Today is the kind of day that reminds me why I love being a fangirl.
If you haven’t seen my next-level fangirling on Twitter, a new Once Upon a Time sneak peek was released today that sent a good portion of the fandom into the best kind of hysterics: gif-using, all caps Tweeting, I CANNOT HANDLE THE FEELS hysterics. In a not-so-shocking development, it turns out that Killian Jones loves Emma Swan. And he wants to give up the thing that’s protected him for 300 years in order to protect her now as she fights to defeat the darkness inside her.
Cue the happy “shipper” sobs (including my own).
Sometimes being part of fandom doesn’t feel like it feels today. Sometimes fandom can be stressful and downright depressing. Hateful words get sent under the cowardly cloak of Internet anonymity. People begin to subconsciously compare themselves or their fandom contributions to other fans. Words like “true fan” or “real fan” get thrown around to defend certain stances in fandoms. (Does a “real fan” always support the show/series/band/team? Or does a “real fan” look for reasons to criticize it?) Certain fans can begin to act entitled or superior or bitter. Writers and actors and athletes get torn down by “fans” on social media. “Ship wars” and ugly fights over favorite characters lead to all kinds of bad behavior.
Looking at it like that, why would anyone want to be a fangirl?
The answer: Because shared joy is the best kind of joy. And the driving force behind fandom—what exists when you take away the handful of needlessly negative voices—is shared joy and love.
One look at my Twitter feed from this afternoon would tell you everything you need to know about why I will always be proud to be a fangirl—even when fandom behavior can make me want to throw my computer out a window. The excitement I got to share with my fellow Once Upon a Time fans was something special, and it’s something only my fellow fangirls (and fanboys) would understand.
Fandom makes you feel less alone. It makes you feel like you’re not crazy for getting tears in your eyes when one character smiles at another (because she finally is able to let herself believe she’s loved!). It makes you feel like it’s okay to type in nothing but capital letters and exclamation points. It makes you feel like there are other people who understand what it’s like to find hope and happiness in the things that make you feel hopeful and happy. And if other people can understand that—then maybe, there are people out there who understand you on a deeper level than you thought anyone could.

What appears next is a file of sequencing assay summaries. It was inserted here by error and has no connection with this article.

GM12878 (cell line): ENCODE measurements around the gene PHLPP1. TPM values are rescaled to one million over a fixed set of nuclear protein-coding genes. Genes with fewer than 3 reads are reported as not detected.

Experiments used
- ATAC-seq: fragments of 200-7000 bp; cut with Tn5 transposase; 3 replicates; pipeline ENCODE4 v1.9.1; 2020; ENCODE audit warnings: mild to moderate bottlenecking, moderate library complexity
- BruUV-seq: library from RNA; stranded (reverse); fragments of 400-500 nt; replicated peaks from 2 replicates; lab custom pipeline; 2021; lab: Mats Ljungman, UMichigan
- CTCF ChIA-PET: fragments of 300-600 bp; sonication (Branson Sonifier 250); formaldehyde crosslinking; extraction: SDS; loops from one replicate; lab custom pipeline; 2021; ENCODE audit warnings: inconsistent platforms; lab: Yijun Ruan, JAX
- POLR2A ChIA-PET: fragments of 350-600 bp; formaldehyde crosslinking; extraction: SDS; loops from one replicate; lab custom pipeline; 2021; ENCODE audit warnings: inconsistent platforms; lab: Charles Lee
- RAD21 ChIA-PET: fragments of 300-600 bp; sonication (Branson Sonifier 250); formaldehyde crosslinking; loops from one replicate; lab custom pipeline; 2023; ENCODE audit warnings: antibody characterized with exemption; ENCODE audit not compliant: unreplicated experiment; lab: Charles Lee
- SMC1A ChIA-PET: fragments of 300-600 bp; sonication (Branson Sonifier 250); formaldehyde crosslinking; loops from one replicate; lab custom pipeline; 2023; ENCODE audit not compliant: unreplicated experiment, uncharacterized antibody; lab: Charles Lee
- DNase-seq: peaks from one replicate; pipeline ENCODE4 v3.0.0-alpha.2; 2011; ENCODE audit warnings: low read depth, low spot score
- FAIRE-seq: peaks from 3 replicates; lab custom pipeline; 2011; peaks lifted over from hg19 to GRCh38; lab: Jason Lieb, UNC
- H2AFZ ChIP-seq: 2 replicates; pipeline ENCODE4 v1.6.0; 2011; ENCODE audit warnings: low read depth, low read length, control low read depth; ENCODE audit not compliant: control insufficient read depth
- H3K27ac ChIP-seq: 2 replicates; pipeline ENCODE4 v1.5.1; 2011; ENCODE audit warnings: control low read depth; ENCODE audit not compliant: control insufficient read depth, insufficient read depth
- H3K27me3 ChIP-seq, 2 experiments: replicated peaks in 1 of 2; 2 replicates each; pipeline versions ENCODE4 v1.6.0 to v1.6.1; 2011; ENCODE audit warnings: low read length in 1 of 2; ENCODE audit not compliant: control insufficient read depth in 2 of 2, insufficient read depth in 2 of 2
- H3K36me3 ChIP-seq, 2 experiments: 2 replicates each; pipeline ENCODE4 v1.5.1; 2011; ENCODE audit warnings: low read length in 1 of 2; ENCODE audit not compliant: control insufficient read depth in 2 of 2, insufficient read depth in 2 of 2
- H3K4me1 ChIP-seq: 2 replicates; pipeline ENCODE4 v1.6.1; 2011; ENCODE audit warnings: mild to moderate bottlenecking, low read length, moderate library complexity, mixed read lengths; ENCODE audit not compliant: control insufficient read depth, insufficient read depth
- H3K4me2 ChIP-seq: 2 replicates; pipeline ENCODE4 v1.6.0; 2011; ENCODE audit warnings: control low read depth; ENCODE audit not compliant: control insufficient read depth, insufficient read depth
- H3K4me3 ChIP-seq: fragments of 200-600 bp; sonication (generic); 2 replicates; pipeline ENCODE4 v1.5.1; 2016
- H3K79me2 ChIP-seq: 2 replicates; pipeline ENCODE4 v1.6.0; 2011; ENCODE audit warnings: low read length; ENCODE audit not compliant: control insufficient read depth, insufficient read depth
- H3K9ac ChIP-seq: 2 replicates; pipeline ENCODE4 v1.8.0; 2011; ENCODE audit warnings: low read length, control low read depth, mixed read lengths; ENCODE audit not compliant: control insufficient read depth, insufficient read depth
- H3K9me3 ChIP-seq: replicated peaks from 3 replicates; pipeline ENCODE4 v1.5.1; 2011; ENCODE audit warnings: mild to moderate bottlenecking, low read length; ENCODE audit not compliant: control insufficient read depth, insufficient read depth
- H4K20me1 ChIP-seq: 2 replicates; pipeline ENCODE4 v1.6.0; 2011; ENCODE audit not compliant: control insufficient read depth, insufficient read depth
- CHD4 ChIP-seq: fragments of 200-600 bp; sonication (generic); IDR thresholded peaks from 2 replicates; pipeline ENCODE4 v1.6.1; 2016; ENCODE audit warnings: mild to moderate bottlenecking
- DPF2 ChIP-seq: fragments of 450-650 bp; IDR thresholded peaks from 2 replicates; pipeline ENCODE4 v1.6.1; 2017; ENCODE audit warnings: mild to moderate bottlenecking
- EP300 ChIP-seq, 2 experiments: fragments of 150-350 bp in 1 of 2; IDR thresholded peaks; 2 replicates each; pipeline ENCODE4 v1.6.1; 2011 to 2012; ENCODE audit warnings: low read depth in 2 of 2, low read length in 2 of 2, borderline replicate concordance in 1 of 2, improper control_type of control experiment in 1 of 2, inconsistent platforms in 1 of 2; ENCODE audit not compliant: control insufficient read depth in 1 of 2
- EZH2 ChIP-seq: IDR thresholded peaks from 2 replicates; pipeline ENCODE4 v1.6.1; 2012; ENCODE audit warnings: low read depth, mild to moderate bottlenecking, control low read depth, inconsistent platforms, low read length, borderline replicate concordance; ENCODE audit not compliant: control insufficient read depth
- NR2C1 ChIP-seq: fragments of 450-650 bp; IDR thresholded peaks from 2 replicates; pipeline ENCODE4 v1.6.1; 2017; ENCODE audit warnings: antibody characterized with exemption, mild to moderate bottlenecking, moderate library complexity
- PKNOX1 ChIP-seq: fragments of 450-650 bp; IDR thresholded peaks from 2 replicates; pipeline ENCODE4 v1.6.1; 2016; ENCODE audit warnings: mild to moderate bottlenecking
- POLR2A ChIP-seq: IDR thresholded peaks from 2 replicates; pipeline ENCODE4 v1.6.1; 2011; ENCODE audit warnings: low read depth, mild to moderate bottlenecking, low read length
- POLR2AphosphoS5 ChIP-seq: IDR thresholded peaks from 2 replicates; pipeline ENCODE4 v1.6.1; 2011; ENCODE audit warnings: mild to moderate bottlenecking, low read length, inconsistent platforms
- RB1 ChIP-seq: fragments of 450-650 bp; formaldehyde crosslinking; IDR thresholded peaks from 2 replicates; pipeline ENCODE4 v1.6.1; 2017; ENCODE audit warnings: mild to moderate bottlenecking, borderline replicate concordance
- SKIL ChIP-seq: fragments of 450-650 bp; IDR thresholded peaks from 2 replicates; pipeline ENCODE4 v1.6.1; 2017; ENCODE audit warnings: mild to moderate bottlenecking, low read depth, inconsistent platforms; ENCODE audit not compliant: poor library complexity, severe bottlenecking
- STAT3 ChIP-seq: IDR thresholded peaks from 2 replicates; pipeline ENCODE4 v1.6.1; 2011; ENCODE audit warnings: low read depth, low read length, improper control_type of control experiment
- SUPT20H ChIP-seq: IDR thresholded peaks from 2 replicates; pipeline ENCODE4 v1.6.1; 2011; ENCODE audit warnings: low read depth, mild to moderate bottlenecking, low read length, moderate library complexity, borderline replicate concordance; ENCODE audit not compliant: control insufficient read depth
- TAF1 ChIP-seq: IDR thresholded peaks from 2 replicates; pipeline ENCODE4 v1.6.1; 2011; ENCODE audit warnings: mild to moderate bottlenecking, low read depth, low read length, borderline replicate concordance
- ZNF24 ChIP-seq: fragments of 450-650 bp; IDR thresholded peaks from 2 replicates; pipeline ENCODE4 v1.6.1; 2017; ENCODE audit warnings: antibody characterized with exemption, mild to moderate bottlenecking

And the beauty of fandom is that shared sense of joy and understanding is open to anyone who wants to be a part of it. Fan fiction writers, fan artists, and those who find happiness analyzing scenes and characters (like yours truly) will create things hoping to share their passion and emotions with others. But fandom isn’t just for those people. It’s for the people who share theories with their friends on Twitter or Tumblr. It’s for the people who comment on blogs and message boards big and small. And it’s for the people who might feel more comfortable lurking and not talking openly with fellow fans yet but who are still very much a part of the excitement.
If you go to visit the set of your favorite TV shows, go to all the games your favorite team plays, travel to concerts, or attend big fan conventions, that’s amazing. But it’s also amazing if you share in the joy from the comfort of your couch or bed or office. If you make a fan video inspired by your favorite couple, that’s amazing. But it’s also amazing if you watch that video and reblog it on Tumblr. If you send your favorite actor a gift, that’s amazing. But it’s also amazing to send them a nice mention on Twitter. Every fan contributes to their fandom in their own way. And every contribution has value.
I love watching other people experience joy. That’s why I love being a fangirl. No matter how frustrating it can be at times, I’ll always be thankful I chose the life of a nerdy girl. Because that means I get to be a part of fandoms. And a fandom is a community of people who gather together to talk about what they love and why they love it. It’s a community based on the idea that shared joy is the best kind of joy. And that’s exactly the kind of community I want to be a part of.
Now if you’ll excuse me, I have to go cry over a pirate giving a princess a ring for the 100th time today…